Clothing exports growth to remain slow in volume terms
14th September 2012, Manchester
According to a recent set of reports by the business information company Textiles Intelligence, world clothing export growth in 2012 is predicted to be even slower in volume terms than the already modest 5% growth rate seen in 2011.
In value terms, world exports of clothing grew by 17% in 2011, which represented by far the fastest rise for at least 20 years. As a result, exports reached a record high of US$412 billion.
However, the report says, the rise was due largely to increases in unit prices. These increases were, in turn, due partly to sharp hikes in production costs, primarily in low cost Asian countries where energy costs and labour costs have increased substantially and partly to the surge in cotton prices which occurred between March 2009 and March 2011.
Exports from as many as 12 of the 15 largest exporting countries increased at double digit rates in value terms in 2011. The fastest growth rates were in exports from Southeast Asian and South Asian countries, notably Cambodia (up by 33%), India (up by 31%), Bangladesh (up by 27%), Vietnam (also up by 27%) and Sri Lanka (up by 21%).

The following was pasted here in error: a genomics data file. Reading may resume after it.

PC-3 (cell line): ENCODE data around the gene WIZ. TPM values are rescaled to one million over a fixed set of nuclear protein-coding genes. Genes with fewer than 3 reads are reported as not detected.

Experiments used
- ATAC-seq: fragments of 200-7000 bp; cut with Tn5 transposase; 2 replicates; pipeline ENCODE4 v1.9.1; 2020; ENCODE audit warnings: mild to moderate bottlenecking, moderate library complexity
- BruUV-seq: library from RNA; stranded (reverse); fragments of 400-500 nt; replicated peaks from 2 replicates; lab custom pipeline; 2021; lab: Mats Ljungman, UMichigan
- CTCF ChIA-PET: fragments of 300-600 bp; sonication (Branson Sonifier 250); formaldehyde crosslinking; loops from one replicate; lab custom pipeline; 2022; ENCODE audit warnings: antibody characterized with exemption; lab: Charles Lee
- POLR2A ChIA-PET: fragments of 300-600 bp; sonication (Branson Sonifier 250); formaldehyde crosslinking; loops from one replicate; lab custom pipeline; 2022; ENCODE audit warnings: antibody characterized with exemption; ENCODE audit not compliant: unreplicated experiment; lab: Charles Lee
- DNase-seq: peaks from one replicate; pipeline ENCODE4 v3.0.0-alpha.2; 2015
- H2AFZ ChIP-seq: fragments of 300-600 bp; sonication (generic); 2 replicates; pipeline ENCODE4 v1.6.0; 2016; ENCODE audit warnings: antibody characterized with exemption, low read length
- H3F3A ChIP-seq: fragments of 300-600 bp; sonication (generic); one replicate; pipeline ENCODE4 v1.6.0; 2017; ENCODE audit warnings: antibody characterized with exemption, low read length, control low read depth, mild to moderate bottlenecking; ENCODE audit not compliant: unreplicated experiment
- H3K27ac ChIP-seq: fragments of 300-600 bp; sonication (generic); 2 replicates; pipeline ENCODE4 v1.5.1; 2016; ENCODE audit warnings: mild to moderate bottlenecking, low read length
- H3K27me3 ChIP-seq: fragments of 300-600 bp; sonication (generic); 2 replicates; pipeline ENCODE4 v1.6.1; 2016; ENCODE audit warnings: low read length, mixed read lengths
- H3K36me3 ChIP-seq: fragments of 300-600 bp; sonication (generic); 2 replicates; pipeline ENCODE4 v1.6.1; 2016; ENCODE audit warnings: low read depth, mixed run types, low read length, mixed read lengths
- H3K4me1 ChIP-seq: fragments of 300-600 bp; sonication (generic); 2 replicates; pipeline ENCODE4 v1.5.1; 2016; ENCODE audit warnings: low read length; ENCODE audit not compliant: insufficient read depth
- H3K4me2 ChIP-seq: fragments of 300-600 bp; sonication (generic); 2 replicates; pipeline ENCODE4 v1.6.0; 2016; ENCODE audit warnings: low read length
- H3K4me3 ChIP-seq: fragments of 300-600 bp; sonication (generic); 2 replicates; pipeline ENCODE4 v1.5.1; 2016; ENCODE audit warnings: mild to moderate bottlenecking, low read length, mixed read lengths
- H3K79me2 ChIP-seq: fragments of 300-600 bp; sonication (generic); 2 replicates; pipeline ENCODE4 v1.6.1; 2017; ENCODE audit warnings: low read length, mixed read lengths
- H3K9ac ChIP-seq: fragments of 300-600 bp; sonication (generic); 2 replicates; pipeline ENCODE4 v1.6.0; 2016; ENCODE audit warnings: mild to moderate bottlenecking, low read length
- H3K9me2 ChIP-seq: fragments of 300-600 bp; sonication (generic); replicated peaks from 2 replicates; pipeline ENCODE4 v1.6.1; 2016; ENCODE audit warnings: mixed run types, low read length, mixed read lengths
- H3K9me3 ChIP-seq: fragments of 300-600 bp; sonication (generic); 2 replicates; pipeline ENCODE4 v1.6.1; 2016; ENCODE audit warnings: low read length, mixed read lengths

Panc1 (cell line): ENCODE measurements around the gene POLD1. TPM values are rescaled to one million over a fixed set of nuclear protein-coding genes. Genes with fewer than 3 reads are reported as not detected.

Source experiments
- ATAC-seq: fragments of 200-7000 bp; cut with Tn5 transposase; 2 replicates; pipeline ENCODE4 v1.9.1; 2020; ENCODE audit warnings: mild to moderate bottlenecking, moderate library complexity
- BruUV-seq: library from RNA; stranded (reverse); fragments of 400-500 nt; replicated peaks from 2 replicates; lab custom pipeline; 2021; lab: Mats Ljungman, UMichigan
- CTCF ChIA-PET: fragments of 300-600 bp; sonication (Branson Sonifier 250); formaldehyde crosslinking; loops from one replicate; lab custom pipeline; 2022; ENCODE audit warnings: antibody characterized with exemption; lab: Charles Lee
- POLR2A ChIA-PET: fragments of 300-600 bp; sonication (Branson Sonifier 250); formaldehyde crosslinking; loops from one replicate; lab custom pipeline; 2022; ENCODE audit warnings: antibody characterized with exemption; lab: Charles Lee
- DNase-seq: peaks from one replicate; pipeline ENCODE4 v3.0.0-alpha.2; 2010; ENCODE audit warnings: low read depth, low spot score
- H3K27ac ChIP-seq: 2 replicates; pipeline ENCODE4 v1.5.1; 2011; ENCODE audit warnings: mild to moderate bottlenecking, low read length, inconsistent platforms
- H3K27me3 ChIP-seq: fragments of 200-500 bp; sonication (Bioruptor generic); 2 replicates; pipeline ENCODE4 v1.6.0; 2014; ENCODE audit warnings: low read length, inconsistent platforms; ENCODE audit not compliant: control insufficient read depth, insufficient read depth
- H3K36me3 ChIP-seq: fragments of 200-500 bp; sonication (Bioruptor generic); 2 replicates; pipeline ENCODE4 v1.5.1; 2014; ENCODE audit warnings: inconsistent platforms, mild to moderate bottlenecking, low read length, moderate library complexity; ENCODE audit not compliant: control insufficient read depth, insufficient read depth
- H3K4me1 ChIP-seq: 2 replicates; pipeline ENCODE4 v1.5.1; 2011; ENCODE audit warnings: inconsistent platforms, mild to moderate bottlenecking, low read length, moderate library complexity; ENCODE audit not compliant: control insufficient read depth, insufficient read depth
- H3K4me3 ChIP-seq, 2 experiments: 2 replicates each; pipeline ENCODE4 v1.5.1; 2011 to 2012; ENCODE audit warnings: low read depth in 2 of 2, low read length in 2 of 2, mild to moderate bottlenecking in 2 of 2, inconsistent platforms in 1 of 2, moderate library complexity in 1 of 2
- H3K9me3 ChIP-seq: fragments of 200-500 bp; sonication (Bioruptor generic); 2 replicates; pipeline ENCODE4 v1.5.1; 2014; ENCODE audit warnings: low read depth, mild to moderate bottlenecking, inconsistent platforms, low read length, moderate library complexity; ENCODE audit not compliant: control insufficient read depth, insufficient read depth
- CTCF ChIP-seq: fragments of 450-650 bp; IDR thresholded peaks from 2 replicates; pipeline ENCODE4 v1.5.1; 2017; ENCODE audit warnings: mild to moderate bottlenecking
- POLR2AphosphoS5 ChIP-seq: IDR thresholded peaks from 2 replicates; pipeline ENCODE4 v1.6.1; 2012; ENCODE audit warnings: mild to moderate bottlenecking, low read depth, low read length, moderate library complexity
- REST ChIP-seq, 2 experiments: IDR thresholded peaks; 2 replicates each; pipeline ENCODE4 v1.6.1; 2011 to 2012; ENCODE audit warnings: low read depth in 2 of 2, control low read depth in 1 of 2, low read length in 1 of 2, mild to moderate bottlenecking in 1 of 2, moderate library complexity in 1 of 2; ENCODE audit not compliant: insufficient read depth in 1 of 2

According to the report, in the first few months of 2012, however, there was a slowdown in export growth from almost all of the major exporting countries. Furthermore, data for imports into the USA and the EU, the world’s two largest clothing import markets, reveal falls in the first half of the year.
Looking ahead, Textiles Intelligence says, there is little hope of trade picking up in the EU, given the continuing Eurozone crisis and forecasts suggesting that GDP in the region is set to fall during the year.
Nevertheless, world export growth is expected to be sustained in value terms as energy and labour costs in the main Asian producing countries continue to spiral, and producers seek to recover increases in their costs by putting up their prices.
One factor which will drive up costs is continuing strike action in certain countries as workers demand living wages, spurred on by human rights activists.
Author: Billy Hunter